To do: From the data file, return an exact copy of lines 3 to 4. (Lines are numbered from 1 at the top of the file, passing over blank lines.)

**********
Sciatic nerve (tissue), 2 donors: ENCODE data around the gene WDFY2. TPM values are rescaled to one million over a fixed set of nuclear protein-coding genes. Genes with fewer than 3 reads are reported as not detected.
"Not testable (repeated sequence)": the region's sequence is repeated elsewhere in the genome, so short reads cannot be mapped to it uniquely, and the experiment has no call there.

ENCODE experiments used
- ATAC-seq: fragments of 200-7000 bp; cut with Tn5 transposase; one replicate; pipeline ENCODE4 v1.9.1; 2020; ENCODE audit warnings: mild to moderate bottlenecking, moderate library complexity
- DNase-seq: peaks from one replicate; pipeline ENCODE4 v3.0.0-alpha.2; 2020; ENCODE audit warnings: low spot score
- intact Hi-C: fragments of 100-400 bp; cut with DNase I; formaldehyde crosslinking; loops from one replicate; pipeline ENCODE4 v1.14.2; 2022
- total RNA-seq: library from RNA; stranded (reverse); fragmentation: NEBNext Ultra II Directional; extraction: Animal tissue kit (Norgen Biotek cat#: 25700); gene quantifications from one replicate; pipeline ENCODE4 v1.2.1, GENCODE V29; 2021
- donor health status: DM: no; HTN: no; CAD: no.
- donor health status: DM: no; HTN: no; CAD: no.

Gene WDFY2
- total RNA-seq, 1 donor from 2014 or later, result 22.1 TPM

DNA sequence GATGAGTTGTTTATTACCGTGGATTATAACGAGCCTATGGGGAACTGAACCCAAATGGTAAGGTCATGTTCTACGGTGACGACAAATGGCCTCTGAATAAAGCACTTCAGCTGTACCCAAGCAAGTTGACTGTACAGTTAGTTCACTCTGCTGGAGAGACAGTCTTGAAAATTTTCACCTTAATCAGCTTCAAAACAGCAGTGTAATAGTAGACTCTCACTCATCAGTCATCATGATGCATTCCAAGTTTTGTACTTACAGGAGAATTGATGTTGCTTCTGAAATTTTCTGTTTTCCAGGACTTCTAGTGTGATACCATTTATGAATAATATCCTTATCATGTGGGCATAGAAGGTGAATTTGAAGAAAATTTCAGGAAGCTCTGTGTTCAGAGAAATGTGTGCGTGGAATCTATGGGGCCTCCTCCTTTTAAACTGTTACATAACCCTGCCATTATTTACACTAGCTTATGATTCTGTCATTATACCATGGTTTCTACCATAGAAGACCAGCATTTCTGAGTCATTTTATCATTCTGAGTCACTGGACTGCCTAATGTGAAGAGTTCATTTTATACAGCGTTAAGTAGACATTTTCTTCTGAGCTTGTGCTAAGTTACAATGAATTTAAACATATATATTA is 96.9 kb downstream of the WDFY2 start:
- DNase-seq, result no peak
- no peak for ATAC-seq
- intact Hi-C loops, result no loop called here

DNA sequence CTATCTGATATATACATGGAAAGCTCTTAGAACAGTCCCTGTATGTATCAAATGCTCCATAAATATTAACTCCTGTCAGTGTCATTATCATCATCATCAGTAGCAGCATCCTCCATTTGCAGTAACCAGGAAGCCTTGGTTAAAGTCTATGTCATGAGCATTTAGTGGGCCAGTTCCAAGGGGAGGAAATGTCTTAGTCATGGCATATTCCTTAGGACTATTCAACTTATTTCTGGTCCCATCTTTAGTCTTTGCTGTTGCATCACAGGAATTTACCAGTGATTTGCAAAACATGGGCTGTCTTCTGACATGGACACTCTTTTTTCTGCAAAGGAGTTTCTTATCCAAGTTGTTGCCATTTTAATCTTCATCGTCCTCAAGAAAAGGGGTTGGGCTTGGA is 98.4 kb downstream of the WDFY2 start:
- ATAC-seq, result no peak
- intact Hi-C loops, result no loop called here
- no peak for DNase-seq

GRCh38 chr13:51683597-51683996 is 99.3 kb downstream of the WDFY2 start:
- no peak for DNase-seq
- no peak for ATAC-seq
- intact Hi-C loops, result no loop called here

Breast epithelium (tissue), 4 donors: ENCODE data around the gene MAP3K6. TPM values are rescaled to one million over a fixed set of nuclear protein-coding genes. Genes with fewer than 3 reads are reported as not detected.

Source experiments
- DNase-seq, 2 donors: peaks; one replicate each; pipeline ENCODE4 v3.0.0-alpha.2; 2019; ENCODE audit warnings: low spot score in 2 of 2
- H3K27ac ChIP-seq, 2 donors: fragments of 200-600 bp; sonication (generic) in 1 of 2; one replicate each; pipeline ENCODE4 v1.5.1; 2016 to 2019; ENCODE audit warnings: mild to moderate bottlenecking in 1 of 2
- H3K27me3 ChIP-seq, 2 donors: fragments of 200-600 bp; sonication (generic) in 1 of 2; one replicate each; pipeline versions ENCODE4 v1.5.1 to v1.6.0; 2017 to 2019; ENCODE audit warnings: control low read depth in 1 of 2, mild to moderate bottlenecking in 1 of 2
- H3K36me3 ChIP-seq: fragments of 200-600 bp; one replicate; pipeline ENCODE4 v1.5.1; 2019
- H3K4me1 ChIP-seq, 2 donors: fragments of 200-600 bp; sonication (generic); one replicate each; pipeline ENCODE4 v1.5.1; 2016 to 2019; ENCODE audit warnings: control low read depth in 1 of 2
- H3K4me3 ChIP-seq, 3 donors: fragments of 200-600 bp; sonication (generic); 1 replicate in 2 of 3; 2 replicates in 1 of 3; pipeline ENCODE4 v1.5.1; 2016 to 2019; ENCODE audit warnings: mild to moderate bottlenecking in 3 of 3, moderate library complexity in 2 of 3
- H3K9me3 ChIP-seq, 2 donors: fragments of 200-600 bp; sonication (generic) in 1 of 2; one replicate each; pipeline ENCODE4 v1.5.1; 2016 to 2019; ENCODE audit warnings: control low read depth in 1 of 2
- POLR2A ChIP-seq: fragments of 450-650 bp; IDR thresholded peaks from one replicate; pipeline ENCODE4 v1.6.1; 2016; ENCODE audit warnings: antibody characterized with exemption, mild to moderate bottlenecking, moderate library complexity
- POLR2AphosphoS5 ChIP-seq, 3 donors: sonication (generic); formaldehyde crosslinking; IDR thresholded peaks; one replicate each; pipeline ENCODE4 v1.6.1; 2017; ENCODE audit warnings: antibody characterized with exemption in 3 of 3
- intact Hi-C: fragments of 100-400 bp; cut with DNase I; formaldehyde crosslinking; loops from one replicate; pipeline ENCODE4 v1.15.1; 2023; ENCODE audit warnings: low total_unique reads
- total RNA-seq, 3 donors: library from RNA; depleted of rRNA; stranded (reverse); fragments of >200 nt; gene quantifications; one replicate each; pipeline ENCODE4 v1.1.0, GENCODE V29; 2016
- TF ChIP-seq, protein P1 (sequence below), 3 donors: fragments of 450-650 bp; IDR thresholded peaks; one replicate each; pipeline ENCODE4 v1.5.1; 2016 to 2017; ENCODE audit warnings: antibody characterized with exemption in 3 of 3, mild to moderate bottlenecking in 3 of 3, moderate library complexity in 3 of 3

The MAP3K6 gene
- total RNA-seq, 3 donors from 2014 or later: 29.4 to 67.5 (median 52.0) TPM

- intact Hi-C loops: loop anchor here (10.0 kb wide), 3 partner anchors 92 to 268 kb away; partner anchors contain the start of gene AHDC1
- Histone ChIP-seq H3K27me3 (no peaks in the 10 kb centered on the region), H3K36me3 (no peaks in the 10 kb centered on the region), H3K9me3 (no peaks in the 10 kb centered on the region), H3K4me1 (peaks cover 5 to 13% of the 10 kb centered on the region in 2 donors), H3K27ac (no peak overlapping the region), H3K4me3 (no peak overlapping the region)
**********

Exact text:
ENCODE experiments used
- ATAC-seq: fragments of 200-7000 bp; cut with Tn5 transposase; one replicate; pipeline ENCODE4 v1.9.1; 2020; ENCODE audit warnings: mild to moderate bottlenecking, moderate library complexity